While the sauces all come together quickly, I didn’t have enough pots and pans (and room on the stove) to make all four recipes at once. I went down the line, making sure to taste each immediately after completion, and then the full lineup once they’d cooled to room temperature. Room-temperature Alfredo isn’t really what you want, but I thought it’d be helpful to really compare each recipe back-to-back, and it turned out my rankings were the same. 

Credit: Photo: Joe Lingeman; Food Styling: Jesse Szewczyk

1. The Most Disappointing Alfredo Sauce: Taste of Home’s Fettuccine Alfredo

It pains me to be so critical of a recipe, but I truly don’t understand what happened here. I have to assume there was a typo or error in the recipe because the proportions just didn’t make sense. The recipe calls for a mere 4 ounces of pasta to 1 cup of heavy cream. There are a few other ingredients that go into the sauce, including an egg yolk, which I’m guessing was to add creaminess, but ultimately felt unnecessary.

The real issue was that the pasta was literally drowning in sauce. The recipe says it serves two, but I can’t imagine anyone eating two ounces of pasta and feeling satisfied, unless it’s strictly for an appetizer. I also found the sauce lacking flavor, which didn’t help its cause. I won’t be trying this recipe again. 

Credit: Photo: Joe Lingeman; Food Styling: Jesse Szewczyk

2. The Best Alfredo Sauce for Sage-Lovers: Lidia Bastianich’s Fettuccine Alfredo

Do you love sage? I mean, do you really love sage? If so, this is the Alfredo for you. I’ve never made a recipe from Lidia Bastianich, but her reputation gave me high hopes for this Alfredo. She calls for infusing the sauce with 10 sage leaves, which in theory sounds like a nice tweak to the classic recipe, but ended up being to sage-heavy for me. I also found the proportions of the sauce to be a bit off. While Giada and Serious Eats’ Alfredos clung to the noodles, Lidia’s pasta was sitting in so much sauce it felt a bit wasteful. I think this recipe could be right for someone, but that person isn’t me.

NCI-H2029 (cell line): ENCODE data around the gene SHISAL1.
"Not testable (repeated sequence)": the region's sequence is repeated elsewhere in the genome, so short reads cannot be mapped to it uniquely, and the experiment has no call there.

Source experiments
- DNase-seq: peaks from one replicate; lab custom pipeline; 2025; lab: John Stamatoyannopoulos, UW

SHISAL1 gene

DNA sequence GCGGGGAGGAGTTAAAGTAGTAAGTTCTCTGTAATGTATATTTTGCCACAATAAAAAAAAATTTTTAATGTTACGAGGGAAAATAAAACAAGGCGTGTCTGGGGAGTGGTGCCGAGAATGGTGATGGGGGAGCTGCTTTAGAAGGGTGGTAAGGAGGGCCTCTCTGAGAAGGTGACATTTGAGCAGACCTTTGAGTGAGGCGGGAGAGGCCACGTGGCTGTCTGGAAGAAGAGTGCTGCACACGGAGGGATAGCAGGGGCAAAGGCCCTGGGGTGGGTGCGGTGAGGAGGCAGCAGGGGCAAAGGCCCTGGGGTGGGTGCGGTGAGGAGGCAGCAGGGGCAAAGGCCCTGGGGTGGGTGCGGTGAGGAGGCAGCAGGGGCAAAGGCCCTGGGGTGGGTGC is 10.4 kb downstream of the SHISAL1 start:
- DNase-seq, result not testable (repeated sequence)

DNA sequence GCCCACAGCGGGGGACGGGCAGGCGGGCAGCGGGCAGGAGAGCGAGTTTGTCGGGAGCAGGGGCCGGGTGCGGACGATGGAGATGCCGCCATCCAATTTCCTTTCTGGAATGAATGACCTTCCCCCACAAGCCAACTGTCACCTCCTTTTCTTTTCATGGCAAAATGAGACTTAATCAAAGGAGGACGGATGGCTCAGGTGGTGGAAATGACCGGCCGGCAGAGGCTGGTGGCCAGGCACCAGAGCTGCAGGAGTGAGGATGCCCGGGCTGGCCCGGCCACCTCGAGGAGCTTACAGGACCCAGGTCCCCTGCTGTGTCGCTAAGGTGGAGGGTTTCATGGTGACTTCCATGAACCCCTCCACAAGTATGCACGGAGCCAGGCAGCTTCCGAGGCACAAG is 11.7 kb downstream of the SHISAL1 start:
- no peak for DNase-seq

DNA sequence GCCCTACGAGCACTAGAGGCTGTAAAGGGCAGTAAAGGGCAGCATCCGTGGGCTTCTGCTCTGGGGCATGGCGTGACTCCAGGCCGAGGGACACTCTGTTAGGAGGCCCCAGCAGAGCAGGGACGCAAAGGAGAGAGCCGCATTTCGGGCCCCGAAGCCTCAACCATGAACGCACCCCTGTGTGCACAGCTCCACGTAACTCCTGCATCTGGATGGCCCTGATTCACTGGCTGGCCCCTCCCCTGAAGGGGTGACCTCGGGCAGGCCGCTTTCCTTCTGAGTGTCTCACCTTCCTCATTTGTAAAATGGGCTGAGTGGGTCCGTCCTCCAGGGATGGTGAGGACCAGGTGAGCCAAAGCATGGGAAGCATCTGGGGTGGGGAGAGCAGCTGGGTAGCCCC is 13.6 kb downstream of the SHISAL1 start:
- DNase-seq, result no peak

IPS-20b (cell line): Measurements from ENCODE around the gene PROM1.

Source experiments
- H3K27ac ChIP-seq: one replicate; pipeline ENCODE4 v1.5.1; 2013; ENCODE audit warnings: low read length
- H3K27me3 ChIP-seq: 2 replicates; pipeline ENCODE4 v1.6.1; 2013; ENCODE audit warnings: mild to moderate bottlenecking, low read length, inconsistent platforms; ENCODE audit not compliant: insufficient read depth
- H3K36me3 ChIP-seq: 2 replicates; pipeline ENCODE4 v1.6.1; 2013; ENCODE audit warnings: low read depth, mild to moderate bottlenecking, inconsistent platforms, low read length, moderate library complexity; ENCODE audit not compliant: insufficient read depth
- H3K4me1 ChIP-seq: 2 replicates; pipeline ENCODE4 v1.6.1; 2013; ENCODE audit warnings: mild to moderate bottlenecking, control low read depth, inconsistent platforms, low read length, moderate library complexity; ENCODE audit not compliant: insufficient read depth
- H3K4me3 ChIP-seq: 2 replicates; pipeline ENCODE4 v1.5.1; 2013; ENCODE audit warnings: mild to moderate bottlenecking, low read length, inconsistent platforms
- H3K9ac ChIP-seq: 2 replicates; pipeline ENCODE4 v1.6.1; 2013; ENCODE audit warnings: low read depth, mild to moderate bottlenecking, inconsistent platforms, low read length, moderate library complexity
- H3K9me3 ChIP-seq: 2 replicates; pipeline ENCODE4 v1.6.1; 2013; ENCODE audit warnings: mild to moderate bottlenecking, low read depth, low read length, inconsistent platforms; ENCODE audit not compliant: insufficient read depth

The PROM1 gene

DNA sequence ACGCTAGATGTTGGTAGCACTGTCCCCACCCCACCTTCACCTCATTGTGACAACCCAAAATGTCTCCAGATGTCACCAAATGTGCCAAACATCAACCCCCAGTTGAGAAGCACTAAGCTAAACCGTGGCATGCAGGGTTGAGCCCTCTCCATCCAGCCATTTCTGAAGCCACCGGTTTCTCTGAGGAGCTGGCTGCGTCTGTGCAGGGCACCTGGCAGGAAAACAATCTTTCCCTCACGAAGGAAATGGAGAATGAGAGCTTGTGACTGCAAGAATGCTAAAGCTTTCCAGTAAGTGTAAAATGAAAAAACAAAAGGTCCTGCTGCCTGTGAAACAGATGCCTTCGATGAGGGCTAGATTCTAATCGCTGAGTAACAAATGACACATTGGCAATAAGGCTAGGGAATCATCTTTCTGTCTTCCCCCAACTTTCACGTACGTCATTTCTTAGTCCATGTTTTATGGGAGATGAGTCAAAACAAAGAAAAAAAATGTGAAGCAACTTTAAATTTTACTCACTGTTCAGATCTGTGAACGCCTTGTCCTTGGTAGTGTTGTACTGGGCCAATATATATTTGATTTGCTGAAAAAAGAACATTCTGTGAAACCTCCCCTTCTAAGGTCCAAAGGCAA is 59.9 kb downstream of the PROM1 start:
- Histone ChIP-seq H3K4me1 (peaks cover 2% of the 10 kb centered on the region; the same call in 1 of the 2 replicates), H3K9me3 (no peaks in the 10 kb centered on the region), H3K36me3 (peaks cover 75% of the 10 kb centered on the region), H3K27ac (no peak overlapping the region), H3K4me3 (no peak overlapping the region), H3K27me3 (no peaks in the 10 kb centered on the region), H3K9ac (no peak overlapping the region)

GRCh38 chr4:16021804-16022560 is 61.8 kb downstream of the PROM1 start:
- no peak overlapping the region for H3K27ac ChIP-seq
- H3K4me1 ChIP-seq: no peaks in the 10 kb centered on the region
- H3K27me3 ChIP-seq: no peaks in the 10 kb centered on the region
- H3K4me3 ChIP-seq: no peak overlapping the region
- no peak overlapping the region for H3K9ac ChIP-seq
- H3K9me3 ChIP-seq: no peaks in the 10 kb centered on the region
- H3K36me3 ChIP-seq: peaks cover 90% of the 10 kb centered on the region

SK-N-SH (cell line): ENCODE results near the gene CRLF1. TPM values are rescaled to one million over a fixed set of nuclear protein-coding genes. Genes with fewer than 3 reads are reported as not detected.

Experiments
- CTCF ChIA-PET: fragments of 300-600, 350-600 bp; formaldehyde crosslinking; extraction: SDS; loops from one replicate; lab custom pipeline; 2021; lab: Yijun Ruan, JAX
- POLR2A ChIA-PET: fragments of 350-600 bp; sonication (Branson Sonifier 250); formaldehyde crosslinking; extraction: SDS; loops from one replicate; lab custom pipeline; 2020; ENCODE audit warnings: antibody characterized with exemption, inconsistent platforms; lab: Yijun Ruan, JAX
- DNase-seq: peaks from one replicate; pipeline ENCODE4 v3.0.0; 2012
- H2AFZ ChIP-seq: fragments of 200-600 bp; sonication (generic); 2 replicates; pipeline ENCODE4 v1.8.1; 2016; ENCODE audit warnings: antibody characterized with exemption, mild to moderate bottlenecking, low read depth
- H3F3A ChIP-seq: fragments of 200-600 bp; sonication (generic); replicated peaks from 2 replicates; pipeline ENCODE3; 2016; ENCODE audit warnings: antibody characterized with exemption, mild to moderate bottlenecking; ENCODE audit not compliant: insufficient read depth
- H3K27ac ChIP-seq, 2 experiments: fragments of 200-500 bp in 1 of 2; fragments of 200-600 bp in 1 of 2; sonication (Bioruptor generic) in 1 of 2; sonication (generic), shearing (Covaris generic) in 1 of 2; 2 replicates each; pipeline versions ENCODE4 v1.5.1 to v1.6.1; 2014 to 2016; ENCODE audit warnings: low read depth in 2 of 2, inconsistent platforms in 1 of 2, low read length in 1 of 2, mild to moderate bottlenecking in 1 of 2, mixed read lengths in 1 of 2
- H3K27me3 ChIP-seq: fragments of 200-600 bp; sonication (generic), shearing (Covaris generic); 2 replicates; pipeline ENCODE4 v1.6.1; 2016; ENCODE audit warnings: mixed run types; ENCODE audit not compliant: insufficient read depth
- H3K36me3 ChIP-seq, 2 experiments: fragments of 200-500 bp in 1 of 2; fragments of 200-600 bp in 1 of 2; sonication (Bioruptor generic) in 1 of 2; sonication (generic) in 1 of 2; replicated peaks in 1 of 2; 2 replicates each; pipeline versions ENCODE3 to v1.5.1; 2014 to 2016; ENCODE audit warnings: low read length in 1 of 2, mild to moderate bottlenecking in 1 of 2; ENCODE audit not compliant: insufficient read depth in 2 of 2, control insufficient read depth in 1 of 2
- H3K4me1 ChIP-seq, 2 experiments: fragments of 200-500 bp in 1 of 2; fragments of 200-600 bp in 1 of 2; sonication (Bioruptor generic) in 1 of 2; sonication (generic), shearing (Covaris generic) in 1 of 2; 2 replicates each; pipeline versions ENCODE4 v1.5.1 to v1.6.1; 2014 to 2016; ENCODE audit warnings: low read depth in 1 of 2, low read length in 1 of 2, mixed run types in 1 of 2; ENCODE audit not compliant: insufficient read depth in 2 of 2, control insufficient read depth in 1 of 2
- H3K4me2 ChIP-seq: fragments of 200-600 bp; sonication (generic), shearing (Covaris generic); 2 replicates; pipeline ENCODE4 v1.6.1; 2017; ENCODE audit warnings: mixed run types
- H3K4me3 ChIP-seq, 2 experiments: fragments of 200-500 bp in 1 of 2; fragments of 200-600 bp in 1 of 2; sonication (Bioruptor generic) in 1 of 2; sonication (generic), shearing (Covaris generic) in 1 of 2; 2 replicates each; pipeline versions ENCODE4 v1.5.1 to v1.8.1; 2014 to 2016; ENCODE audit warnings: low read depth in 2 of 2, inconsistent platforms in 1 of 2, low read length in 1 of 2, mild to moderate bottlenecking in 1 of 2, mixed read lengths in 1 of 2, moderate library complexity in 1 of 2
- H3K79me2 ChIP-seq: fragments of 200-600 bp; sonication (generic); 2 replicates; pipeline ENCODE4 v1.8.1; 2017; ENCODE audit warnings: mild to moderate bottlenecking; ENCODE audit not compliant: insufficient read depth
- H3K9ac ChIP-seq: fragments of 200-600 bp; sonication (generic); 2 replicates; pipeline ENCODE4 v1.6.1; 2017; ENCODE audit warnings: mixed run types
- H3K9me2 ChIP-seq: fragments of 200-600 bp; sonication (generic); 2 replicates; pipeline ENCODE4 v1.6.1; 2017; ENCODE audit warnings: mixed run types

Credit: Photo: Joe Lingeman; Food Styling: Jesse Szewczyk

3. The Balanced Alfredo Sauce Worth Making: Giada De Laurentiis’ Alfredo Sauce

Giada is known for delivering Italian American hits, and while I’ve watched her on the Food Network, I’ve never actually made one of her recipes. After making her Alfredo recipe, I have a whole new respect for her. Giada’s Alfredo really was wonderful, only marginally beaten out by Serious Eats, but absolutely still worth making. What made this recipe so special was the generous use of lemon juice and zest. The first bite screamed lemon, but the flavor mellowed as I continued eating and the acidity balanced the cream and created a sauce that seemed lighter (although it’s not actually light at all).

Credit: Photo: Joe Lingeman; Food Styling: Jesse Szewczyk

4. The Winning Alfredo That Leans into Tradition: Serious Eats’ Fettuccine Alfredo

In my Alfredo research, I learned that the origins of the sauce date back thousands of years to the Romans. In order to really do a fair showdown, I wanted to include a recipe that paid homage to the past — and, wow, it did not disappoint.

The recipe itself was so simple: You just combine Parm, butter, and starchy pasta water to make the Alfredo sauce. Serious Eats is always testing different techniques to come up with the absolute best method, and this recipe called for using a medium stockpot to boil the pasta in order to get starchier water. That small detail ended up making a huge difference in the sauce. While most of us associate Alfredo sauce with heavy cream, I loved that this recipe skipped it, while still capturing the creamy texture and flavor. Each noodle was glossy, saucy, and silky. Even after eating so much Alfredo I can’t wait to make this recipe again.

Do you have a favorite fettuccine Alfredo recipe? Let us know in the comments!